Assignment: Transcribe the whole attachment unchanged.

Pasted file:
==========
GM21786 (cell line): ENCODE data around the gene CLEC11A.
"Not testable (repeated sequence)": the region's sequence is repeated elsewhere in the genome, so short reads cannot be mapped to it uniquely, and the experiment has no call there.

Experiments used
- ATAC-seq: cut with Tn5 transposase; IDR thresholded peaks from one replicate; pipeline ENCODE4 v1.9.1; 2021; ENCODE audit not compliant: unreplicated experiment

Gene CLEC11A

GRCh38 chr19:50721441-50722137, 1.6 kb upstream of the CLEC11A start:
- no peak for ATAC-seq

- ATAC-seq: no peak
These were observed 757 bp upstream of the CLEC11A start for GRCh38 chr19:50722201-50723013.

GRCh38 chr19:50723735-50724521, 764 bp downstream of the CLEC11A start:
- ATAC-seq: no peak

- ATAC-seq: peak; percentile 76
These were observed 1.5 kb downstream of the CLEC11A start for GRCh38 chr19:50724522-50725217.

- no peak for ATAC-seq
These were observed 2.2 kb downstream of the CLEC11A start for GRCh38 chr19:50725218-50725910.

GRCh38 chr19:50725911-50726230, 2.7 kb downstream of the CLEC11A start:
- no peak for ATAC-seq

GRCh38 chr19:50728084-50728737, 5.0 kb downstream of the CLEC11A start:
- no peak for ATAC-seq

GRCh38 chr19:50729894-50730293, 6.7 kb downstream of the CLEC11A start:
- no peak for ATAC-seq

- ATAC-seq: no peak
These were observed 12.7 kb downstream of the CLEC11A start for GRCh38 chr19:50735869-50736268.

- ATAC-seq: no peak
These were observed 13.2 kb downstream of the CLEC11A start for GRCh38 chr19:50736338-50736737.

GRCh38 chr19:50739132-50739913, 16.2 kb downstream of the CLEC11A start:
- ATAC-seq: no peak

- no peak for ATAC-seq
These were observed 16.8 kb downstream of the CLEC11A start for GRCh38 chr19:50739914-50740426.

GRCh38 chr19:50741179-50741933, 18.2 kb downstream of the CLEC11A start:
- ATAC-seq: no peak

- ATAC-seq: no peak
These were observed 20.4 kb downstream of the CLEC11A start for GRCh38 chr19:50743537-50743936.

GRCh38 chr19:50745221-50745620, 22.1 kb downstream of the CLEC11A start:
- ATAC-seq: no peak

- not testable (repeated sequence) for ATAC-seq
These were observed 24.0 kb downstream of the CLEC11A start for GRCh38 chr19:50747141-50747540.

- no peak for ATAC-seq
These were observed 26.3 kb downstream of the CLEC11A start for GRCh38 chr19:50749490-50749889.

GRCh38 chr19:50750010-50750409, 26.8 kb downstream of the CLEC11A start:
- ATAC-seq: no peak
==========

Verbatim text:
GM21786 (cell line): ENCODE data around the gene CLEC11A.
"Not testable (repeated sequence)": the region's sequence is repeated elsewhere in the genome, so short reads cannot be mapped to it uniquely, and the experiment has no call there.

Experiments used
- ATAC-seq: cut with Tn5 transposase; IDR thresholded peaks from one replicate; pipeline ENCODE4 v1.9.1; 2021; ENCODE audit not compliant: unreplicated experiment

Gene CLEC11A

GRCh38 chr19:50721441-50722137, 1.6 kb upstream of the CLEC11A start:
- no peak for ATAC-seq

- ATAC-seq: no peak
These were observed 757 bp upstream of the CLEC11A start for GRCh38 chr19:50722201-50723013.

GRCh38 chr19:50723735-50724521, 764 bp downstream of the CLEC11A start:
- ATAC-seq: no peak

- ATAC-seq: peak; percentile 76
These were observed 1.5 kb downstream of the CLEC11A start for GRCh38 chr19:50724522-50725217.

- no peak for ATAC-seq
These were observed 2.2 kb downstream of the CLEC11A start for GRCh38 chr19:50725218-50725910.

GRCh38 chr19:50725911-50726230, 2.7 kb downstream of the CLEC11A start:
- no peak for ATAC-seq

GRCh38 chr19:50728084-50728737, 5.0 kb downstream of the CLEC11A start:
- no peak for ATAC-seq

GRCh38 chr19:50729894-50730293, 6.7 kb downstream of the CLEC11A start:
- no peak for ATAC-seq

- ATAC-seq: no peak
These were observed 12.7 kb downstream of the CLEC11A start for GRCh38 chr19:50735869-50736268.

- ATAC-seq: no peak
These were observed 13.2 kb downstream of the CLEC11A start for GRCh38 chr19:50736338-50736737.

GRCh38 chr19:50739132-50739913, 16.2 kb downstream of the CLEC11A start:
- ATAC-seq: no peak

- no peak for ATAC-seq
These were observed 16.8 kb downstream of the CLEC11A start for GRCh38 chr19:50739914-50740426.

GRCh38 chr19:50741179-50741933, 18.2 kb downstream of the CLEC11A start:
- ATAC-seq: no peak

- ATAC-seq: no peak
These were observed 20.4 kb downstream of the CLEC11A start for GRCh38 chr19:50743537-50743936.

GRCh38 chr19:50745221-50745620, 22.1 kb downstream of the CLEC11A start:
- ATAC-seq: no peak

- not testable (repeated sequence) for ATAC-seq
These were observed 24.0 kb downstream of the CLEC11A start for GRCh38 chr19:50747141-50747540.

- no peak for ATAC-seq
These were observed 26.3 kb downstream of the CLEC11A start for GRCh38 chr19:50749490-50749889.

GRCh38 chr19:50750010-50750409, 26.8 kb downstream of the CLEC11A start:
- ATAC-seq: no peak